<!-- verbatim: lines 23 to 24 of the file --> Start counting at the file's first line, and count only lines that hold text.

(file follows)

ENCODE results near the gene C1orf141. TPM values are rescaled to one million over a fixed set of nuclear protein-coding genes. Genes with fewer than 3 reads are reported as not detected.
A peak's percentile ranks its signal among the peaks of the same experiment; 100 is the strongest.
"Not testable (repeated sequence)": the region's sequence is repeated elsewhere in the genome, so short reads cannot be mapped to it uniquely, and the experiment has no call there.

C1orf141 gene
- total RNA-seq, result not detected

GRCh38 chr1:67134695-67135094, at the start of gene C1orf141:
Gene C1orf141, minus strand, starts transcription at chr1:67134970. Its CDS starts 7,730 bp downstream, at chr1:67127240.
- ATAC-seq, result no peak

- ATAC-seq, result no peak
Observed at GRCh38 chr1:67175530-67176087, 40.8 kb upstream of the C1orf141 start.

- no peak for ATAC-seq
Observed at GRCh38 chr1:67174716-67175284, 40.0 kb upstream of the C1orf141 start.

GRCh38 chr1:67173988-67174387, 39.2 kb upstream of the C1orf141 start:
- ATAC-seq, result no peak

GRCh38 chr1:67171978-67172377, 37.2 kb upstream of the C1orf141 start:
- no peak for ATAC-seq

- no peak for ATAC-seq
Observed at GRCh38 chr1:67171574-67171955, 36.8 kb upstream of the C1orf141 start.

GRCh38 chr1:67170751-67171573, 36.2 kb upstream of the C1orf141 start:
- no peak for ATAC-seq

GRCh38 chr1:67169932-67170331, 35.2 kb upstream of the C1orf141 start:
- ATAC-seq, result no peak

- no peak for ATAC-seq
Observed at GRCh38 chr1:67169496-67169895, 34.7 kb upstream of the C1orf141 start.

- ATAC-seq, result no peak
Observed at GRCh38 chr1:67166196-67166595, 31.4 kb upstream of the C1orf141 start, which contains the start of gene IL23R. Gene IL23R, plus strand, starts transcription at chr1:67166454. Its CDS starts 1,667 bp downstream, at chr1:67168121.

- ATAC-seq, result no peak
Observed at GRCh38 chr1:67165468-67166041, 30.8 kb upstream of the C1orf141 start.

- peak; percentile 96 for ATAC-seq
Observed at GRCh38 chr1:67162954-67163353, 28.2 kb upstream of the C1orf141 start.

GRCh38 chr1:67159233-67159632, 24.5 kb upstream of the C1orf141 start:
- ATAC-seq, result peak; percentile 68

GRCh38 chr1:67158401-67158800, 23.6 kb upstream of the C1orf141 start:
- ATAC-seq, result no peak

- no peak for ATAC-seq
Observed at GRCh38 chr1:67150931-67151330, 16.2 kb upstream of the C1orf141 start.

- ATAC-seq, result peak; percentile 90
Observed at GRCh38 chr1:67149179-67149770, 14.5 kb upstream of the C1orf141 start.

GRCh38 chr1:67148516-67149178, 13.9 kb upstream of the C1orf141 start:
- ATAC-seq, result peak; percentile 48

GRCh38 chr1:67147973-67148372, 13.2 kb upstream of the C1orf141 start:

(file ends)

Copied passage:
- no peak for ATAC-seq
Observed at GRCh38 chr1:67169496-67169895, 34.7 kb upstream of the C1orf141 start.